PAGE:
Disclaimer: The comments in this blog are my personal opinion and may or may not reflect an adopted position of the city of Glendale and its city council.

One of the major reasons the 4 bond authorization questions at Glendale’s November election went down in flames was because voters feared an automatic increase in the amount of Glendale property tax they would have to pay.

To refresh your memory there were 4 bond questions.  Question 1 asked for $87.2 million for Parks and Recreation and included Heroes Park build out. Question 2 asked for $81.5 million for street construction and reconstruction primarily of arterial streets and would have included 59th, 67th and 83rd Avenues as well as reconstruction of Bell Road, Thunderbird Road and Bethany Home Road. Question 3 was under $10 million for continued expansion of the new north portion of the landfill and its debt would have been paid off by users of city sanitation services. Question 4, also under $10 million would have been to improve local drainage issues such as fixing the flooding on Glenn Drive.

At all public meetings designed to provide information on these bond questions, by state law, the city was required to provide you with the worst-case scenario. From these public meetings the following was offered to the public, “However, as part of the disclosures we are required to tell you that the amount of the proposed bond authorization combined with the outstanding debt would exceed the city’s constitutional debt limit. But as we’ve said, once before, the city’s paying off some debt which will keep the amount of outstanding bonds below either limit (6% or 20%) and no bonds can or will be issued that would exceed the city’s constitutional debt limit.” (Assistant City Manager Vicki Rios, October 2020 public bond meeting)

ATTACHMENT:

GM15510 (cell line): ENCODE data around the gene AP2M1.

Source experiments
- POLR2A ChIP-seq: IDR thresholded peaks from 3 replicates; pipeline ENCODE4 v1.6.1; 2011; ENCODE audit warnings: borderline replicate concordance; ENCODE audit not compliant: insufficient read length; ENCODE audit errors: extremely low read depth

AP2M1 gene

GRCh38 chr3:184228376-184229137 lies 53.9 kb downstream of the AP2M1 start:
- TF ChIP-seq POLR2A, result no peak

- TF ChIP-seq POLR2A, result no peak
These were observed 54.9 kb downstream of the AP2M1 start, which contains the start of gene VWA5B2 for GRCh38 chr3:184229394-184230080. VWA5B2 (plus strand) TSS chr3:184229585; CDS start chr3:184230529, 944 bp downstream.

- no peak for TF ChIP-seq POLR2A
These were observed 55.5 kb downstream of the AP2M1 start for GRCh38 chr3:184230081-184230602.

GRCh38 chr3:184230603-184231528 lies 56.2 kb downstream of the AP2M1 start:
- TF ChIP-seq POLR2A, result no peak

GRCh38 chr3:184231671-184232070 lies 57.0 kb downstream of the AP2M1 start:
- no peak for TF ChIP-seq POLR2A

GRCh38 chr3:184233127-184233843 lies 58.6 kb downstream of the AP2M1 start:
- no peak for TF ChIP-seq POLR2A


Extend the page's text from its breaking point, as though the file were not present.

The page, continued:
However, what was little known or unclear to the voters was Resolution NO. R20-137 approved by the city council on October 13, 2020. Over the years, the informal council policy had been to maintain a flat (no increase) levy for property taxes. The city’s debt capacity could only increase by the value of new properties added to the city’s tax rolls each year, but it had never been formally adopted.

With the adoption of this resolution this policy became formal and states in part, “The City Council will not authorize the issuance of new G.O. bonds if the levy amount required to pay the debt service on existing G.O. bonds plus the new G.O. bonds exceeds the amount of the current year’s tax levy plus an amount of up to 2% per year for new growth (i.e. new property added to the tax rolls).”